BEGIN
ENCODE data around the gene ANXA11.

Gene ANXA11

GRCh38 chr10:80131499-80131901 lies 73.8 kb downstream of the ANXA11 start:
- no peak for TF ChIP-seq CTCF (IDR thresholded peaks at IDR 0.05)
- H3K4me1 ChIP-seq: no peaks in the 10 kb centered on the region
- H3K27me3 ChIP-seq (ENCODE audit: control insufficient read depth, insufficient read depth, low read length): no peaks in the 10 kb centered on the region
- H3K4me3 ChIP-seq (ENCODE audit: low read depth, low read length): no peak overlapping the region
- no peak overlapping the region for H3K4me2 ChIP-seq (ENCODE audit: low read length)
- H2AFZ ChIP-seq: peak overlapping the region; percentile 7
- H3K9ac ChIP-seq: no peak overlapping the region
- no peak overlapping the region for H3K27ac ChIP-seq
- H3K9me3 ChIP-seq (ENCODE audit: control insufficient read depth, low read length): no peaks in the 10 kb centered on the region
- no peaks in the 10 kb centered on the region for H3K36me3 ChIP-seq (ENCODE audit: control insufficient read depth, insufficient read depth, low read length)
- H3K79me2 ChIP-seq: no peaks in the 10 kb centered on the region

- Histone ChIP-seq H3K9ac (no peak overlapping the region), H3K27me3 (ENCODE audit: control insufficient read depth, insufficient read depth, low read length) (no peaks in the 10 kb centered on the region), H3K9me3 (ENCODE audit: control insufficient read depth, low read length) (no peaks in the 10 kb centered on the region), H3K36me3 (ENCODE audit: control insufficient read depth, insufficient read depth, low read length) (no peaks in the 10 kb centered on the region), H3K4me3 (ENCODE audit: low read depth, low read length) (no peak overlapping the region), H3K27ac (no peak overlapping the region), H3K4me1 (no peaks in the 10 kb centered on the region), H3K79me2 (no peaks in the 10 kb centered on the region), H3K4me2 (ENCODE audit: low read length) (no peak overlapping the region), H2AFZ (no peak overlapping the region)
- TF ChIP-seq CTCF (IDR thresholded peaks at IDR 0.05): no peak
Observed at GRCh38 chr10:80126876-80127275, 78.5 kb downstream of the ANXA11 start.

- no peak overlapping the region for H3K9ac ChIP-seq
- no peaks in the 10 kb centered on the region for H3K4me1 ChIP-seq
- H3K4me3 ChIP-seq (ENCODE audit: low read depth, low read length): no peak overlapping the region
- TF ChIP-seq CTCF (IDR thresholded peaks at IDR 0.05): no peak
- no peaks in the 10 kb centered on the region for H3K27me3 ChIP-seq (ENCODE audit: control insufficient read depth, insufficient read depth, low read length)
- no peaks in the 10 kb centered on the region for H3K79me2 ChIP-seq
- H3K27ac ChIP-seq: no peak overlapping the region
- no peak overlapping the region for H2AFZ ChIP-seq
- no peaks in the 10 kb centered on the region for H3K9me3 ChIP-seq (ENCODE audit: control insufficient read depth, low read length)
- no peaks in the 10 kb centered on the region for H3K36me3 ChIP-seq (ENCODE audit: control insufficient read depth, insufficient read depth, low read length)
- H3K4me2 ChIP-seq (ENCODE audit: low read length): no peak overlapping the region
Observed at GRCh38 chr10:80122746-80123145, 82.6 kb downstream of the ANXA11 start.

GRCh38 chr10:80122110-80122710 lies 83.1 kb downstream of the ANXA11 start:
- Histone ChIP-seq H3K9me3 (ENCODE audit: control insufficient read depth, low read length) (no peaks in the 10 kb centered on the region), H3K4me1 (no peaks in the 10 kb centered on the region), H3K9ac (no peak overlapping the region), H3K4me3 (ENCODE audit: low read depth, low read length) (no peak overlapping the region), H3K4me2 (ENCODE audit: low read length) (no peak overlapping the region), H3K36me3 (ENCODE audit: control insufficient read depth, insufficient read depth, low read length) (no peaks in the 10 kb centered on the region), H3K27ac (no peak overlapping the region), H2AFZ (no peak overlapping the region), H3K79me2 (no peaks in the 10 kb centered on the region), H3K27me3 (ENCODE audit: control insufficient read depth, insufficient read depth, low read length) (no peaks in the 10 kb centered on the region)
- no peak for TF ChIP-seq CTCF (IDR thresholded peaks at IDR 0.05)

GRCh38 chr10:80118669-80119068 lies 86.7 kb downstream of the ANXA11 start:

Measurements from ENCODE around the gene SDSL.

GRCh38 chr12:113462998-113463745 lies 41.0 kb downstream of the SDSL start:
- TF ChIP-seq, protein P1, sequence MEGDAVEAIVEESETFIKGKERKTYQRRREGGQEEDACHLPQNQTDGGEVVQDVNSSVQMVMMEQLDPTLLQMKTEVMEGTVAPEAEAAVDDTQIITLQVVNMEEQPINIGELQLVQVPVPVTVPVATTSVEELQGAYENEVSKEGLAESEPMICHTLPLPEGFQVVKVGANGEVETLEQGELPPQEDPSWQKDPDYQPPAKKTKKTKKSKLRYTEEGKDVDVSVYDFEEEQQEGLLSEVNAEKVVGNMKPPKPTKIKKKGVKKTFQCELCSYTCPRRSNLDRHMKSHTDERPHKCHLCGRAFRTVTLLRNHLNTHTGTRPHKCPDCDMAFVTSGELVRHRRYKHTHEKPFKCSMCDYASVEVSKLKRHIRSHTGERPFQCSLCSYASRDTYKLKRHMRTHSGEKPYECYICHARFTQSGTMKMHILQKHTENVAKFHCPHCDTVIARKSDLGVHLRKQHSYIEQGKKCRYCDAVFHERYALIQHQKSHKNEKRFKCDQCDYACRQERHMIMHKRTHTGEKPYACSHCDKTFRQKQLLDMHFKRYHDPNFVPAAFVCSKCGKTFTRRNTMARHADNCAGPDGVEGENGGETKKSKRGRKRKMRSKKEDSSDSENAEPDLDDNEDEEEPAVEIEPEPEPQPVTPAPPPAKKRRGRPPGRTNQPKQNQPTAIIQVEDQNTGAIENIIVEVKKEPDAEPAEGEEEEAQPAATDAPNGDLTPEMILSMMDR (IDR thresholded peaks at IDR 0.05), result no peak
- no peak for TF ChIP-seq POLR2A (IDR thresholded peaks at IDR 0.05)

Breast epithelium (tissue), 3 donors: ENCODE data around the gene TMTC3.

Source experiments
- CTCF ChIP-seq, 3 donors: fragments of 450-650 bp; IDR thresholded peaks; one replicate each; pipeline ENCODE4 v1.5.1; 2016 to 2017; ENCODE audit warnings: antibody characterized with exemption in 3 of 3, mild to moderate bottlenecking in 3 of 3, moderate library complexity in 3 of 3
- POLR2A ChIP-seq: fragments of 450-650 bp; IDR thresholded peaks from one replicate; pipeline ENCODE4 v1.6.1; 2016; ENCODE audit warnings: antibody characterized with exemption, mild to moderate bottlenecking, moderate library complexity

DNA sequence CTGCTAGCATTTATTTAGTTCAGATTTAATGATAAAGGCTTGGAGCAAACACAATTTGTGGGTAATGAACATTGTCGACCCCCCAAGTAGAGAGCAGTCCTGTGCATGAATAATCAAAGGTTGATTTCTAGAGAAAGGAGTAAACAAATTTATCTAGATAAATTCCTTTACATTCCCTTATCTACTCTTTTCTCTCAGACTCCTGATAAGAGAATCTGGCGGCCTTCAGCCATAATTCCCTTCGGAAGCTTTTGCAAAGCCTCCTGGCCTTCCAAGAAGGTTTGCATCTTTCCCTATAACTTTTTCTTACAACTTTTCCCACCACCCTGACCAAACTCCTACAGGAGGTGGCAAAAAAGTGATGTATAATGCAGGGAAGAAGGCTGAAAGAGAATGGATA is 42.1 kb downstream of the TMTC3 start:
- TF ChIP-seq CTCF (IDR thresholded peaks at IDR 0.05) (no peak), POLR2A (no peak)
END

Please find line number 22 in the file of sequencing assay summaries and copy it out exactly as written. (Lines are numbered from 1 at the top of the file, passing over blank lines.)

- no peaks in the 10 kb centered on the region for H3K27me3 ChIP-seq (ENCODE audit: control insufficient read depth, insufficient read depth, low read length)